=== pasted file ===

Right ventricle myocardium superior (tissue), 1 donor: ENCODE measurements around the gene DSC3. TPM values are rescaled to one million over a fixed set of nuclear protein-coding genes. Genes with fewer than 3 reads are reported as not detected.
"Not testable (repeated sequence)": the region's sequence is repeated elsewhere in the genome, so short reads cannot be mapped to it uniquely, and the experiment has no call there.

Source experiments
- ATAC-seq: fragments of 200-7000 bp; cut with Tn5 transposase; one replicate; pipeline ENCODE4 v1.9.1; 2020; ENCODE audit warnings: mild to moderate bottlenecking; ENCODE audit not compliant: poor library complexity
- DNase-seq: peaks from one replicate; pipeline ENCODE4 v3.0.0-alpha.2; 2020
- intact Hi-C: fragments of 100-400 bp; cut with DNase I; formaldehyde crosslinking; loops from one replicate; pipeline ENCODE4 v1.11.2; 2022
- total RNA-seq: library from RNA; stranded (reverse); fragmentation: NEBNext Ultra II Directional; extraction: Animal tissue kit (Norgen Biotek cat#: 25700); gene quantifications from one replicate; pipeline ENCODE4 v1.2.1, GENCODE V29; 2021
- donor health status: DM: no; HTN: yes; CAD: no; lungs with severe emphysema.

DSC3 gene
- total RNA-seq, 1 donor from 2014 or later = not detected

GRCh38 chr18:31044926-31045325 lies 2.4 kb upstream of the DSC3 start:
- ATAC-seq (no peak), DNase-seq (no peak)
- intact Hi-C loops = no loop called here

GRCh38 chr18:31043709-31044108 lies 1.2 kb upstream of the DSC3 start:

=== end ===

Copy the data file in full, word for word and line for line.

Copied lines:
Right ventricle myocardium superior (tissue), 1 donor: ENCODE measurements around the gene DSC3. TPM values are rescaled to one million over a fixed set of nuclear protein-coding genes. Genes with fewer than 3 reads are reported as not detected.
"Not testable (repeated sequence)": the region's sequence is repeated elsewhere in the genome, so short reads cannot be mapped to it uniquely, and the experiment has no call there.

Source experiments
- ATAC-seq: fragments of 200-7000 bp; cut with Tn5 transposase; one replicate; pipeline ENCODE4 v1.9.1; 2020; ENCODE audit warnings: mild to moderate bottlenecking; ENCODE audit not compliant: poor library complexity
- DNase-seq: peaks from one replicate; pipeline ENCODE4 v3.0.0-alpha.2; 2020
- intact Hi-C: fragments of 100-400 bp; cut with DNase I; formaldehyde crosslinking; loops from one replicate; pipeline ENCODE4 v1.11.2; 2022
- total RNA-seq: library from RNA; stranded (reverse); fragmentation: NEBNext Ultra II Directional; extraction: Animal tissue kit (Norgen Biotek cat#: 25700); gene quantifications from one replicate; pipeline ENCODE4 v1.2.1, GENCODE V29; 2021
- donor health status: DM: no; HTN: yes; CAD: no; lungs with severe emphysema.

DSC3 gene
- total RNA-seq, 1 donor from 2014 or later = not detected

GRCh38 chr18:31044926-31045325 lies 2.4 kb upstream of the DSC3 start:
- ATAC-seq (no peak), DNase-seq (no peak)
- intact Hi-C loops = no loop called here

GRCh38 chr18:31043709-31044108 lies 1.2 kb upstream of the DSC3 start: